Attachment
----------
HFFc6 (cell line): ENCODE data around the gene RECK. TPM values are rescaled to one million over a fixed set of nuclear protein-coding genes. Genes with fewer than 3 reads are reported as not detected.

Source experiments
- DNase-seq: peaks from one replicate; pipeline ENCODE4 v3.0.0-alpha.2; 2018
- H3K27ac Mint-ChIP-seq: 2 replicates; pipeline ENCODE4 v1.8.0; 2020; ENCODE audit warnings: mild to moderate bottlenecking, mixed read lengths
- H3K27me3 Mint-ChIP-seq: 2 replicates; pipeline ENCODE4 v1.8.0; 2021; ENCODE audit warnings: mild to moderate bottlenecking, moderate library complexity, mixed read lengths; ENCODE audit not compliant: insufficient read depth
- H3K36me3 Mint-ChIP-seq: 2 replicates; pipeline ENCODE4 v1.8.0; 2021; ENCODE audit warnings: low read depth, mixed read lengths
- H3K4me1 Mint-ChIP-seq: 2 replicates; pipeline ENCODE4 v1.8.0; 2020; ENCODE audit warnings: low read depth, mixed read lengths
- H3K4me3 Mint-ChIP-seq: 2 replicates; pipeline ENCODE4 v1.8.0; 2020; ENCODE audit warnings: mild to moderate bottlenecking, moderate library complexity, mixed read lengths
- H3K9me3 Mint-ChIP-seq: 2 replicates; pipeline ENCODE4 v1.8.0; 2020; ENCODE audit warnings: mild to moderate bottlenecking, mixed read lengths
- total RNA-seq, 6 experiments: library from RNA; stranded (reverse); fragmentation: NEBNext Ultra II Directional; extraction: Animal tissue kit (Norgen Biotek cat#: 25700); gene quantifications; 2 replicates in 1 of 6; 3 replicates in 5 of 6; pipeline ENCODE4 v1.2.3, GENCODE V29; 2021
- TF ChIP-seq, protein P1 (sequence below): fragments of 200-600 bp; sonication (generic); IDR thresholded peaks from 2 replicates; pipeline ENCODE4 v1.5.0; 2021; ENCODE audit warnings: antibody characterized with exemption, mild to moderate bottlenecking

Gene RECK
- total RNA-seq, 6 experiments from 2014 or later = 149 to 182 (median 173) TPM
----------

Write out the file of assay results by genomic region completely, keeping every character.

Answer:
HFFc6 (cell line): ENCODE data around the gene RECK. TPM values are rescaled to one million over a fixed set of nuclear protein-coding genes. Genes with fewer than 3 reads are reported as not detected.

Source experiments
- DNase-seq: peaks from one replicate; pipeline ENCODE4 v3.0.0-alpha.2; 2018
- H3K27ac Mint-ChIP-seq: 2 replicates; pipeline ENCODE4 v1.8.0; 2020; ENCODE audit warnings: mild to moderate bottlenecking, mixed read lengths
- H3K27me3 Mint-ChIP-seq: 2 replicates; pipeline ENCODE4 v1.8.0; 2021; ENCODE audit warnings: mild to moderate bottlenecking, moderate library complexity, mixed read lengths; ENCODE audit not compliant: insufficient read depth
- H3K36me3 Mint-ChIP-seq: 2 replicates; pipeline ENCODE4 v1.8.0; 2021; ENCODE audit warnings: low read depth, mixed read lengths
- H3K4me1 Mint-ChIP-seq: 2 replicates; pipeline ENCODE4 v1.8.0; 2020; ENCODE audit warnings: low read depth, mixed read lengths
- H3K4me3 Mint-ChIP-seq: 2 replicates; pipeline ENCODE4 v1.8.0; 2020; ENCODE audit warnings: mild to moderate bottlenecking, moderate library complexity, mixed read lengths
- H3K9me3 Mint-ChIP-seq: 2 replicates; pipeline ENCODE4 v1.8.0; 2020; ENCODE audit warnings: mild to moderate bottlenecking, mixed read lengths
- total RNA-seq, 6 experiments: library from RNA; stranded (reverse); fragmentation: NEBNext Ultra II Directional; extraction: Animal tissue kit (Norgen Biotek cat#: 25700); gene quantifications; 2 replicates in 1 of 6; 3 replicates in 5 of 6; pipeline ENCODE4 v1.2.3, GENCODE V29; 2021
- TF ChIP-seq, protein P1 (sequence below): fragments of 200-600 bp; sonication (generic); IDR thresholded peaks from 2 replicates; pipeline ENCODE4 v1.5.0; 2021; ENCODE audit warnings: antibody characterized with exemption, mild to moderate bottlenecking

Gene RECK
- total RNA-seq, 6 experiments from 2014 or later = 149 to 182 (median 173) TPM